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PostPosted: Mon Aug 24, 2009 9:24 pm 
orange is hot
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Wow..
How uncomfortable did this make everyone feel?
You can still have physical problems if you turn vegetarian.
My first couple of months was difficult.
I became weaker and what not.
You don't exactly lose a whole lot of weight and it's hard to amount up to the protein the meat has.
I don't know if it is just me or others too, but that ad was pretty dumb.

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PostPosted: Tue Aug 25, 2009 1:40 am 
feeling out the orange

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I want to point one issue here, someone mentioned above: there is a big difference between going vegetarian for a good reason (health, animals, exploration of new possibilities) and as an excuse to starve. Vegetarian diet is considered the one of the most healthy diets, but only if it contains all elements required by our bodies. Some people put going vegetarian as a warning sign of anorexia. But it's not as simple as it sounds. In this case motives are more important than a diet itself (I think).

This ad by PETA - connecting thinness with vegetarian diet - if it makes anyone to choose going vegetarian, it would be a choice make by a wrong reason.


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PostPosted: Tue Aug 25, 2009 3:17 am 
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I gave up vegetarianism several months ago... after 5 bloody years! :o and I feel much content.

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PostPosted: Tue Aug 25, 2009 5:29 pm 
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I manipulated vegetarianism\veganism to not eat at times, which I'm ashamed of because I really DO believe in animal rights & I have way before the eating disorder. And yeah PETA makes me mad alot, I mean, on their message boards they shun you away if you're not a vegan.
They want to make you feel guilty & bad about yourself to make you "go veg." No one guilted & shunned me into vegetarianism, I learned by curiosity, example & education.


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PostPosted: Wed Aug 26, 2009 2:22 pm 
orange is hot
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gucwin wrote:
I want to point one issue here, someone mentioned above: there is a big difference between going vegetarian for a good reason (health, animals, exploration of new possibilities) and as an excuse to starve. Vegetarian diet is considered the one of the most healthy diets, but only if it contains all elements required by our bodies. Some people put going vegetarian as a warning sign of anorexia. But it's not as simple as it sounds. In this case motives are more important than a diet itself (I think).

This ad by PETA - connecting thinness with vegetarian diet - if it makes anyone to choose going vegetarian, it would be a choice make by a wrong reason.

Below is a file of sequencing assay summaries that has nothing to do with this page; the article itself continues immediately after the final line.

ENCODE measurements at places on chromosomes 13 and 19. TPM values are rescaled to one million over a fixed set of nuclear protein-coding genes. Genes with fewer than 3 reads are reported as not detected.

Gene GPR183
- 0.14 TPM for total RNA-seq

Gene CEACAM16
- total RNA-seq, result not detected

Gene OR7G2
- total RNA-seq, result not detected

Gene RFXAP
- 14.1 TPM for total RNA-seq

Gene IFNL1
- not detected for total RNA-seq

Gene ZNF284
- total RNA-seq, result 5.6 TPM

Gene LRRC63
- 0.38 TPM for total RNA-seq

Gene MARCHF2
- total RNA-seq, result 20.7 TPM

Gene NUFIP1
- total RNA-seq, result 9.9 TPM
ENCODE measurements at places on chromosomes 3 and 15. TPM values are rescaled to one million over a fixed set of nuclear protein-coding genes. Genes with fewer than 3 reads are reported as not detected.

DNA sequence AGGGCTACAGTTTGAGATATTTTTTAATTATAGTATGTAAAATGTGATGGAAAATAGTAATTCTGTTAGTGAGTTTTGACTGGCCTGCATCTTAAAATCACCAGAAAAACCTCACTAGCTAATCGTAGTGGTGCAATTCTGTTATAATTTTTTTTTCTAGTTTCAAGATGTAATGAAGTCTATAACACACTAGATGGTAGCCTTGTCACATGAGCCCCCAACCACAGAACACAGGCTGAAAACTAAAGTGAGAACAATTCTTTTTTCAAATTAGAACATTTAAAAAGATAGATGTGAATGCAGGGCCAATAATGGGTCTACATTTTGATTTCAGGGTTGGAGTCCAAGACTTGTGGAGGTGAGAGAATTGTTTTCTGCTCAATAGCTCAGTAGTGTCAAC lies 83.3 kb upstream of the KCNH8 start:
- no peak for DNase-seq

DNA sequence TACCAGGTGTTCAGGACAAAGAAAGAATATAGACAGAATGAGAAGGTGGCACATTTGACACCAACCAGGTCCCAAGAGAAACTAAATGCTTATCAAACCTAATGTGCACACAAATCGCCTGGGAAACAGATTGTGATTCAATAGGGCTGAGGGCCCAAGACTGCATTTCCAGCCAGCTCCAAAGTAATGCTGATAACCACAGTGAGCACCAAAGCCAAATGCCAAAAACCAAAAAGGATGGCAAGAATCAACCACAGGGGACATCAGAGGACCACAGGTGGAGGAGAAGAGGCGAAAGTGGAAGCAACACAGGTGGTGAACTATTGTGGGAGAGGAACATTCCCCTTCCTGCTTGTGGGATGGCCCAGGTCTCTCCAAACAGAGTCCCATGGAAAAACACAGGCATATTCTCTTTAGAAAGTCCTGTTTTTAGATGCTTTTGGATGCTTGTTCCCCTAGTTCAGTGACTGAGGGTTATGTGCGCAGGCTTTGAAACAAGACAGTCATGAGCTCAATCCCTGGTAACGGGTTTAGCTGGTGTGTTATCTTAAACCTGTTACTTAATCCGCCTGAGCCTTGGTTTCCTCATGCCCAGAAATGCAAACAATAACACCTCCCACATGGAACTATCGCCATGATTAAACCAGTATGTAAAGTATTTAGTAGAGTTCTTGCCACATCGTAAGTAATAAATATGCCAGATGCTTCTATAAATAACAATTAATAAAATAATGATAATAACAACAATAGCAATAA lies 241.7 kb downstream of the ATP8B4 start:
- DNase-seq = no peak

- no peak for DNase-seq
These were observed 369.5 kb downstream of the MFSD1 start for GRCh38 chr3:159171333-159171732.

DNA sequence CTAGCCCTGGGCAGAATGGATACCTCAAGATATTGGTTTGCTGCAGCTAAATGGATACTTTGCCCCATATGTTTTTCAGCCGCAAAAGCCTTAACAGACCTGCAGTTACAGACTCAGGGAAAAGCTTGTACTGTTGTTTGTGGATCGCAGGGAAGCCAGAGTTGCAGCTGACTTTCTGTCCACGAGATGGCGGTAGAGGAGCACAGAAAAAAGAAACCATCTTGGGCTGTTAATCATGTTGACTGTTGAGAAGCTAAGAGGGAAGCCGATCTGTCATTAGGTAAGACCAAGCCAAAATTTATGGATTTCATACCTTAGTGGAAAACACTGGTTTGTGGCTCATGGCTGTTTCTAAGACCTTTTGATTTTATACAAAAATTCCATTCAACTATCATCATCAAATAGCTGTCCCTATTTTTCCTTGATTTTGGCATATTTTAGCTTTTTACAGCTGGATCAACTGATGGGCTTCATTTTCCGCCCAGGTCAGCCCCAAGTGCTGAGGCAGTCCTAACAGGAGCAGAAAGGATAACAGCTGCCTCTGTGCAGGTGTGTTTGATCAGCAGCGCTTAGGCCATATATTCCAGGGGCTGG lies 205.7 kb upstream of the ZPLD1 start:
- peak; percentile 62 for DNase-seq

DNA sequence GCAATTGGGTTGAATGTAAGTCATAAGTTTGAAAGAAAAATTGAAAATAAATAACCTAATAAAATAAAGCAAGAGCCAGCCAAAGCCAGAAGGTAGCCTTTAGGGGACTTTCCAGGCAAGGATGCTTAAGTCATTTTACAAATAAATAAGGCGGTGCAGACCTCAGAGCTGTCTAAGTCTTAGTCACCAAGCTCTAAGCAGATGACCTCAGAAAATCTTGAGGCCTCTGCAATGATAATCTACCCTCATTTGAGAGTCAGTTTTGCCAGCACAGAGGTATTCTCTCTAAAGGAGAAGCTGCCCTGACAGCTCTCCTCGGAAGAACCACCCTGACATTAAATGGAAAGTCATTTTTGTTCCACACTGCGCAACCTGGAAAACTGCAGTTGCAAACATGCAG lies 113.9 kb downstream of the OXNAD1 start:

Um no. You have it completely wrong. I didn't become vegetarian because it was an "excuse to starve". I'm saying, some people's bodies can't handle the lack of protein at first. Until the necessary protein products are bought and such.. it's hard.

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PostPosted: Wed Aug 26, 2009 2:25 pm 
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^ I actually don't think she was referring to your post, but I could be wrong...

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PostPosted: Wed Aug 26, 2009 3:20 pm 
feeling out the orange

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klarissa, Kaz is right, I wasn't reffering to you. My post was a comment to Lizibitz's post. I'm sorry for confusion.


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PostPosted: Wed Aug 26, 2009 10:28 pm 
orange is hot
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wtf

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PostPosted: Fri Aug 28, 2009 3:04 pm 
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Aussi Lover said:
Quote:
On the one hand you've the people who want the 'blubber people' to lose weight for their own good, i.e. health etc.


I should also point out here that weight-loss, even in people who are morbidly obese, doesn't always equal increased health. And besides, how does shaming, stereotyping and ridiculing people do them any "good"? This last comment isn't directed at you, per se, but in general. Peta announced recently that:

Quote:
The original billboard is being replaced with one that says “GONE. Just Like All the Pounds Lost by People Who Go Vegetarian. GoVeg.com.” We agree that a world where self-esteem is unrelated to body size would be a wonderful place, but we also know that most people feel depressed and embarrassed about their weight and often need some tough love.


So basically, according to Peta’s circular “logic,” a world in which people feel good about themselves and their bodies is awesome, but until then we’re going to shame and ridicule them — for their own good, of course!!

Peta is a joke, plain and simple. This campaign is only the latest in the new direction their insane marketing tactics is taking by hoping to win converts with the promise of weight loss. It's the same reason why the Skinny Bitch books are so popular. I absolutely believe that a balanced vegetarian diet is the healthier choice, but it won't necessarily make people thinner. What will happen when Peta wins aspiring weight-losers who then don't lose the weight? Will they remain on their vegetarian "diet"? There are many, many valid and convincing reasons to go vegetarian -- for the planet, for animals, for religious beliefs, for health -- yet Peta chooses to focus its campaigns on people still vested in the dieting mentality and young, horny guys. Keep in mind, the billboard didn't feature a picture of a fat man; it featured a picture of a fat woman. Peta has a long history of treating women like a piece of meat to try and get men to stop eating meat. I'm an ethical vegetarian, but the exploitation of women is just something I can't support. In my opinion, the ends do not justify the means.